• Level of resource used for an activity cannot be changed ;
      • Activities with the most slack pose the least risk ;
      • Reduction of flexibility does not increase risk ;
      • The nature of an activity (easy, complex) doesn’t increase risk .
  • 11. Resource Allocation Methods
    • Time-Constrained Projects:
      • Projects that must be completed by an imposed date;
      • Require the use of leveling techniques that focus on balancing or smoothing resource demand by using positive slack (delaying noncritical activities ) to manage resource utilization over the duration of the project with the following result:
        • Peak resource demands are reduced;
        • Resource demand over the life of the project are reduced;
        • Fluctuation in resource demand is minimized.
  • 12. Botanical Garden 1 2 3 4 5
  • 13. Botanical Garden
  • 14. Botanical Garden 1 2 3 4 5
  • 15. Botanical Garden Using the slack of irrigation to start 3 days late 1 2 3 4 5
  • 16. Botanical Garden Using the slack of fence and walls to start 3 days late 1 2 3 4 5
  • 17. Botanical Garden
  • 18. Resource Allocation Methods
    • Resource Demand Leveling Techniques for Time-Constrained Projects:
      • Advantages:
        • Peak resource demands are reduced;
        • Resources demand over the life of the project are reduced;
        • Fluctuation in resource demand is minimized;
      • Disadvantages:
        • Loss of flexibility that occurs from reducing slack;
        • Increases in the criticality of all activities.
  • 19. Resource Allocation Methods
    • Resource-Constrained Projects:
      • Projects that involve resources that are limited in quantity or by their availability’
      • Scheduling of activities requires the use of heuristics (rules-of-thumb) that focus on:
        • Minimum slack;
        • Smallest (least) duration;
        • Lowest activity identification number.
      • The parallel method is used to apply heuristics:
        • An iterative process that starts at the first time period of the project and schedules period-by-period any activities scheduled to start using the three priority rules.
  • 20. Resource Allocation Methods
  • 21. The Impacts of Resource-Constrained Scheduling
    • Reduces delay but reduces flexibility;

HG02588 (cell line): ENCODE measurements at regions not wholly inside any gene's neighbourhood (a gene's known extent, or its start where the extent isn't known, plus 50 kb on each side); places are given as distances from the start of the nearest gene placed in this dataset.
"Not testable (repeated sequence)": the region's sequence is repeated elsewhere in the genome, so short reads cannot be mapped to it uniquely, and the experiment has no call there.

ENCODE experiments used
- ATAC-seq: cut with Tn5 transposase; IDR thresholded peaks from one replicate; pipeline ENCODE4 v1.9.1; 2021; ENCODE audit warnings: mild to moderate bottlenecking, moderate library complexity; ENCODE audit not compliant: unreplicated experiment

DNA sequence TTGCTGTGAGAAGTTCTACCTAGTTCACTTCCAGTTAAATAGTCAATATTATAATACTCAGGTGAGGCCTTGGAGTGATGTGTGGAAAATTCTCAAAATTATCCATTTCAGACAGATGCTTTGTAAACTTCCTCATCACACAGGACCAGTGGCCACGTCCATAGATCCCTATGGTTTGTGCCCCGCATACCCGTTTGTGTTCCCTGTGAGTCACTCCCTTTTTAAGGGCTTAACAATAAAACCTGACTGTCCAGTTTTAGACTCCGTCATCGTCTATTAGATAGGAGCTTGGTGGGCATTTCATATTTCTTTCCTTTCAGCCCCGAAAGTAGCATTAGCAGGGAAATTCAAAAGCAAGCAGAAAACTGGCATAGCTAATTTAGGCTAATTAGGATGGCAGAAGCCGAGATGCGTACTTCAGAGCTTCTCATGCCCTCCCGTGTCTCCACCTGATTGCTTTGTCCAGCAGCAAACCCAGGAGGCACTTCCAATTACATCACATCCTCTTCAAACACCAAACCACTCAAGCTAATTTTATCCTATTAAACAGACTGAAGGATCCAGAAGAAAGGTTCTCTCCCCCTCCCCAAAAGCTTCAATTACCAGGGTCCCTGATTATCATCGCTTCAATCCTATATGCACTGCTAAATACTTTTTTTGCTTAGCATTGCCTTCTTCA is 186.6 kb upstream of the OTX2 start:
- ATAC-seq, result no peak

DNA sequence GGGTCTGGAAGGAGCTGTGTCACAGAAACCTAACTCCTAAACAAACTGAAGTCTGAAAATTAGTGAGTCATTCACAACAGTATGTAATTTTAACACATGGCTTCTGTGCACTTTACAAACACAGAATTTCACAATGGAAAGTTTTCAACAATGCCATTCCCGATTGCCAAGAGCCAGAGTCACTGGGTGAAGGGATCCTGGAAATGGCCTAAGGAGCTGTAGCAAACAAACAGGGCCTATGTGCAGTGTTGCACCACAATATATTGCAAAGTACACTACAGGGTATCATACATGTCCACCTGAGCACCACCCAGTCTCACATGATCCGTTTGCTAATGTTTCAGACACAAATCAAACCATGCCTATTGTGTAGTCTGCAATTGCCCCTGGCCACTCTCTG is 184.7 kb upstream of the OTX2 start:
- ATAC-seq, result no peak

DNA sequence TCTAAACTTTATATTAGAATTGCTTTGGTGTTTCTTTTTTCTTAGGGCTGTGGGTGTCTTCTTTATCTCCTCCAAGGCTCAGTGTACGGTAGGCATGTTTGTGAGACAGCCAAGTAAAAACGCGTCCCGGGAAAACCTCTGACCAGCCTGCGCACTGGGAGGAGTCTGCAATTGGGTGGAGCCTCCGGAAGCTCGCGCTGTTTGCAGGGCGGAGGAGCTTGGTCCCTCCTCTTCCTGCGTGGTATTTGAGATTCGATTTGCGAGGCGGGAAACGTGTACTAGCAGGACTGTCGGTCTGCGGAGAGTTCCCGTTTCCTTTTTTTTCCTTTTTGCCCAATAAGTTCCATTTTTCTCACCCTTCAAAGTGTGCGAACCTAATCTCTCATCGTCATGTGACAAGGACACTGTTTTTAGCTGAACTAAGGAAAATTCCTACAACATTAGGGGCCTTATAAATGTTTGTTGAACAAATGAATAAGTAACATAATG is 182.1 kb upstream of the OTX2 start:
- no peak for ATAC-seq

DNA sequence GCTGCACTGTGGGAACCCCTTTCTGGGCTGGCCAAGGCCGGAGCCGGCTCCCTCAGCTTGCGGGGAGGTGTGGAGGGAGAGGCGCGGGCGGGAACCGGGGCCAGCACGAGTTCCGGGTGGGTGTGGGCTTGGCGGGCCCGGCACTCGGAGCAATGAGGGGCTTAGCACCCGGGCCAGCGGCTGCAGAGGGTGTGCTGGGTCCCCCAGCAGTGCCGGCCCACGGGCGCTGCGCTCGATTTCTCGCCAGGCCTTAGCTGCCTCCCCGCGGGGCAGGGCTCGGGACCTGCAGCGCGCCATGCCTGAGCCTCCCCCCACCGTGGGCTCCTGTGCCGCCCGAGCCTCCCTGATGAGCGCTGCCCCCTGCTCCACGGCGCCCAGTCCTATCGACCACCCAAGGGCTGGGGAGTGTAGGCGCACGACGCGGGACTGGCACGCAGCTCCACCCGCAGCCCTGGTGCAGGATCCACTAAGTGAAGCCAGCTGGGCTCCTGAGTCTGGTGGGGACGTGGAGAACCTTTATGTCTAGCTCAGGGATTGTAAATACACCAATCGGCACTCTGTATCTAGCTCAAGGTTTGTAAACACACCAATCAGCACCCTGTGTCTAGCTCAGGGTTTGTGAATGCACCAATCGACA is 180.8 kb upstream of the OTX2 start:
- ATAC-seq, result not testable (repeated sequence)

• Increases criticality of events;
    • Increases scheduling complexity;
    • May make traditional critical path no longer meaningful;
    • Can break sequence of events;
    • May cause parallel activities to become sequential and critical activities with slack to become noncritical.b
  • 22.
    • CPM includes a way of relating the project schedule to the level of physical resources allocated to the project;
    • This allows the project manager to trade time for cost, or vice versa;
    • In CPM, two activity times and two costs are specified, if appropriate for each activity.
    Resource Management
  • 23.
    • The first time/cost combination is called normal, and the second set is referred to as crash ;
    • Normal assumes time and resources in normal conditions – although there is a “technical” way to calculate it;
    • Crash result from an attempt to expedite the activity by the application of additional resources.
    Resource Management
  • 24.
    • Careful planning is critical when attempting to expedite (crash) a project;
    • Expediting tends to create problems, and the solution to one problem often creates several more problems that require solutions.
    Resource Management
  • 25.
    • Another way to expedite a project is known as “fast-tracking”;
    • Mostly construction but term also used on other projects;
    • It refers to overlapping the design and build phases of a project;
    • Because design is usually completed before construction starts, overlapping the two activities will result in shortening the project duration;
    • Could however also lead to increased number of change orders, and therefore increased cost and loss of time – however generally feasible.
    Resource Management
  • 26.